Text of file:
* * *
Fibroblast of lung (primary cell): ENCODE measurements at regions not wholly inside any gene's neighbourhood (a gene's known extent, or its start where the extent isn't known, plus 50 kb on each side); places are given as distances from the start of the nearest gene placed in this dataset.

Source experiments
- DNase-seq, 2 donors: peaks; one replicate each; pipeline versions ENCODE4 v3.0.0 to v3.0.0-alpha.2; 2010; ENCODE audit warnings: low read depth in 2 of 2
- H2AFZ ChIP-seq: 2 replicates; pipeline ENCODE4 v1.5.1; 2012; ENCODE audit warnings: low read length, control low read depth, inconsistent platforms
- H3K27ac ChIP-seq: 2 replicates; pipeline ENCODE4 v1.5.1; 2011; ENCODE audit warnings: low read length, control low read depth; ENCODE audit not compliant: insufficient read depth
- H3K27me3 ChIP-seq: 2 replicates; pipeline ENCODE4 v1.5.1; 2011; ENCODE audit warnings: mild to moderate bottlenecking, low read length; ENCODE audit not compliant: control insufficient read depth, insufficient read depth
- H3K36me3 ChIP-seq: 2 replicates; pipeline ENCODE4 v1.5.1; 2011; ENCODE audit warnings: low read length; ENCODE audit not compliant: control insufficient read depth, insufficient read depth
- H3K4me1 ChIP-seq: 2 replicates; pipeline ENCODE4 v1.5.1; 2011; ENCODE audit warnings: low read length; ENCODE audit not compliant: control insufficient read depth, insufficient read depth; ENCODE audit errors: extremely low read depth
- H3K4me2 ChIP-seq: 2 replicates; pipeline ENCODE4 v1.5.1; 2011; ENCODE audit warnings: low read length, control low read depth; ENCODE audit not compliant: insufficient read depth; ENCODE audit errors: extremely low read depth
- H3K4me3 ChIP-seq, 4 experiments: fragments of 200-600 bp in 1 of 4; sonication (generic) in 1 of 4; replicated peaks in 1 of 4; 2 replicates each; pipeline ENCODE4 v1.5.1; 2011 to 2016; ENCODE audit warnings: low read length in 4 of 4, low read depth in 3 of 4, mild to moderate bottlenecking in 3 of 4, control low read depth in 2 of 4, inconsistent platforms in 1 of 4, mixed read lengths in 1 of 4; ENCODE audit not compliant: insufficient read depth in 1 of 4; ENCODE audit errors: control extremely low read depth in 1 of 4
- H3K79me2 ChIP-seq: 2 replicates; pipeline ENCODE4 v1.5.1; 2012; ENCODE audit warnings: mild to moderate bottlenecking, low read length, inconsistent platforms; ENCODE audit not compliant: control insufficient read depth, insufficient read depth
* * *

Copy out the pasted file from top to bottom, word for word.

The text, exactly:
Fibroblast of lung (primary cell): ENCODE measurements at regions not wholly inside any gene's neighbourhood (a gene's known extent, or its start where the extent isn't known, plus 50 kb on each side); places are given as distances from the start of the nearest gene placed in this dataset.

Source experiments
- DNase-seq, 2 donors: peaks; one replicate each; pipeline versions ENCODE4 v3.0.0 to v3.0.0-alpha.2; 2010; ENCODE audit warnings: low read depth in 2 of 2
- H2AFZ ChIP-seq: 2 replicates; pipeline ENCODE4 v1.5.1; 2012; ENCODE audit warnings: low read length, control low read depth, inconsistent platforms
- H3K27ac ChIP-seq: 2 replicates; pipeline ENCODE4 v1.5.1; 2011; ENCODE audit warnings: low read length, control low read depth; ENCODE audit not compliant: insufficient read depth
- H3K27me3 ChIP-seq: 2 replicates; pipeline ENCODE4 v1.5.1; 2011; ENCODE audit warnings: mild to moderate bottlenecking, low read length; ENCODE audit not compliant: control insufficient read depth, insufficient read depth
- H3K36me3 ChIP-seq: 2 replicates; pipeline ENCODE4 v1.5.1; 2011; ENCODE audit warnings: low read length; ENCODE audit not compliant: control insufficient read depth, insufficient read depth
- H3K4me1 ChIP-seq: 2 replicates; pipeline ENCODE4 v1.5.1; 2011; ENCODE audit warnings: low read length; ENCODE audit not compliant: control insufficient read depth, insufficient read depth; ENCODE audit errors: extremely low read depth
- H3K4me2 ChIP-seq: 2 replicates; pipeline ENCODE4 v1.5.1; 2011; ENCODE audit warnings: low read length, control low read depth; ENCODE audit not compliant: insufficient read depth; ENCODE audit errors: extremely low read depth
- H3K4me3 ChIP-seq, 4 experiments: fragments of 200-600 bp in 1 of 4; sonication (generic) in 1 of 4; replicated peaks in 1 of 4; 2 replicates each; pipeline ENCODE4 v1.5.1; 2011 to 2016; ENCODE audit warnings: low read length in 4 of 4, low read depth in 3 of 4, mild to moderate bottlenecking in 3 of 4, control low read depth in 2 of 4, inconsistent platforms in 1 of 4, mixed read lengths in 1 of 4; ENCODE audit not compliant: insufficient read depth in 1 of 4; ENCODE audit errors: control extremely low read depth in 1 of 4
- H3K79me2 ChIP-seq: 2 replicates; pipeline ENCODE4 v1.5.1; 2012; ENCODE audit warnings: mild to moderate bottlenecking, low read length, inconsistent platforms; ENCODE audit not compliant: control insufficient read depth, insufficient read depth